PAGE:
Bishop Mkrtchyan discovered the cemetery when he and his brother Mayis Mkrtchyan opened the Siranush children’s camp in Yeghegis to provide shelter, food, recreation and education for children orphaned by the war with Azerbaijan. The bishop heard there was a mineral-water spring in the area. He wanted to find it for the children and, as he searched, he came across three tombstones, where he saw writing he didn’t understand… He also sent photos of the tombstones to Professor Michael Stone of Hebrew University in Jerusalem, who confirmed the bishop’s suspicion that what he had found was indeed a medieval Jewish cemetery… The bishop’s dream is to build museum, or a culture center about Jews in Armenia, that would focus on education. “Because these two peoples had very ancient connections… and until now it is one of the few peoples with whom we had no problems,” he said with a laugh. The bishop wants people to know what connections existed between Armenians and Jews, stories of how they helped each other during the Armenian genocide and the Holocaust, for instance. “These peoples in this region, I think have to support each other… They ended up having a similar destiny.”

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Earlier this week, the Jerusalem Post published this fascinating account (full disclosure: authored by my wife) of an Armenian Bishop’s efforts to preserve a medieval Jewish cemetery recently found in Armenia:

Bishop Mkrtchyan discovered the cemetery when he and his brother Mayis Mkrtchyan opened the Siranush children’s camp in Yeghegis to provide shelter, food, recreation and education for children orphaned by the war with Azerbaijan. The bishop heard there was a mineral-water spring in the area. He wanted to find it for the children and, as he searched, he came across three tombstones, where he saw writing he didn’t understand… He also sent photos of the tombstones to Professor Michael Stone of Hebrew University in Jerusalem, who confirmed the bishop’s suspicion that what he had found was indeed a medieval Jewish cemetery… The bishop’s dream is to build museum, or a culture center about Jews in Armenia, that would focus on education. “Because these two peoples had very ancient connections… and until now it is one of the few peoples with whom we had no problems,” he said with a laugh. The bishop wants people to know what connections existed between Armenians and Jews, stories of how they helped each other during the Armenian genocide and the Holocaust, for instance. “These peoples in this region, I think have to support each other… They ended up having a similar destiny.”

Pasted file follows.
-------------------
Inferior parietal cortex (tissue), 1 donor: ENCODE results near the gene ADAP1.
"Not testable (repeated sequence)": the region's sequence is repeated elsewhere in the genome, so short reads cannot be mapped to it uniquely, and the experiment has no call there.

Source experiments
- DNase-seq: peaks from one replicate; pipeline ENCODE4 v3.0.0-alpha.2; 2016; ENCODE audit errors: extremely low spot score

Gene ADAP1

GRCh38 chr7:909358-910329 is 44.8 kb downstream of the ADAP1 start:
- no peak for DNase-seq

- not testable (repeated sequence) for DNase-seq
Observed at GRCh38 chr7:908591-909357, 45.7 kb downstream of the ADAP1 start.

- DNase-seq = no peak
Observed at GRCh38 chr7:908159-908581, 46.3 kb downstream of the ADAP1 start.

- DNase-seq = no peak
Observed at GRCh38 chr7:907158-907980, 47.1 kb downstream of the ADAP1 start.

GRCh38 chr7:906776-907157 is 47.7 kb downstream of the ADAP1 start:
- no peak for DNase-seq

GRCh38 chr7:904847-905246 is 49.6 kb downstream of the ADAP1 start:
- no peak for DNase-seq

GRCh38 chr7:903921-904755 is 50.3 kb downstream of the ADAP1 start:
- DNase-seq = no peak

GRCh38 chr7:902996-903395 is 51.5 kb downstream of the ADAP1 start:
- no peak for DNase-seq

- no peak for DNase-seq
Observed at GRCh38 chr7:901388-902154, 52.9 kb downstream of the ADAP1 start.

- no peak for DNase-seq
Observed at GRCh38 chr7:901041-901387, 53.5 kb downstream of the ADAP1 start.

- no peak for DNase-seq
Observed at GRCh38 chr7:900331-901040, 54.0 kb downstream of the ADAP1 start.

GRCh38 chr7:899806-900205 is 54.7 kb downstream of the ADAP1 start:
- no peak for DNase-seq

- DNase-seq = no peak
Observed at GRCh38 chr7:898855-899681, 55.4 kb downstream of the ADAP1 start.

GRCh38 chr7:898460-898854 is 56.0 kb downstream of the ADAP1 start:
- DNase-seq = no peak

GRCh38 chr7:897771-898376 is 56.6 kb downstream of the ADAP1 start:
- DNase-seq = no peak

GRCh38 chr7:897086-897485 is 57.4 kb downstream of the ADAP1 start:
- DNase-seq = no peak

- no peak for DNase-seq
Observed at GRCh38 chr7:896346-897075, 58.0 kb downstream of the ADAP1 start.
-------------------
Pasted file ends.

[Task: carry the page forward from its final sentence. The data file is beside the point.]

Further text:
The whole thing is worth reading. Much is known about the Jewish community in Russia and also in neighboring Iran. While works are plentiful about the Jewish community in Russia and the Soviet Union, there are also good books about the Jewish community in Iran, for example: Habib Levy’s excellent Comprehensive History of the Jews of Iran and, for more modern times, Daniel Tsadik’s important Between Foreigners and Shi‘is: Nineteenth Century Iran and its Jewish Minority. Both are useful correctives to the idea put forward by some that anti-Semitism and, indeed, devastating pogroms did not occur in Iran although, at least until recent decades, Jews in Iran did relatively better than some of their co-religionists in other regional countries.

The Jewish community in Armenia–wedged between Persia and Russia–has long been forgotten. Let us hope that Bishop Mkrtchyan is successful in his quest to bring history to light and improve remembrance.

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Is Armenia a Weak Link in Iran Sanctions?

Yesterday, I testified before the House Foreign Affairs Committee’s Europe and Eurasian Subcommittee, which was investigating Iranian strategy, influence, and interests in the Caucasus. As always, there’s good news and bad news from the region. Azerbaijan remains a stalwart U.S. ally intolerant of Iranian approaches. Georgia is as well, but after its October election remains very much in play. Turkey’s efforts to subvert sanctions are well known. The greater problem today is Armenia:

  • According to a State Department cable released by Wikileaks, in 2008, U.S. diplomats concluded that Armenia shipped Iran weaponry, which Iran then used to kill Americans.
  • Bank Mellat, a sanctioned Iranian bank, operates in Yerevan, and Iranian businesses dot the city.
  • In October 2011, a member of Armenia’s Nuclear Energy Organization told the Iranian press that Tehran had enticed several Armenian nuclear scientists to work in Iran’s nuclear program.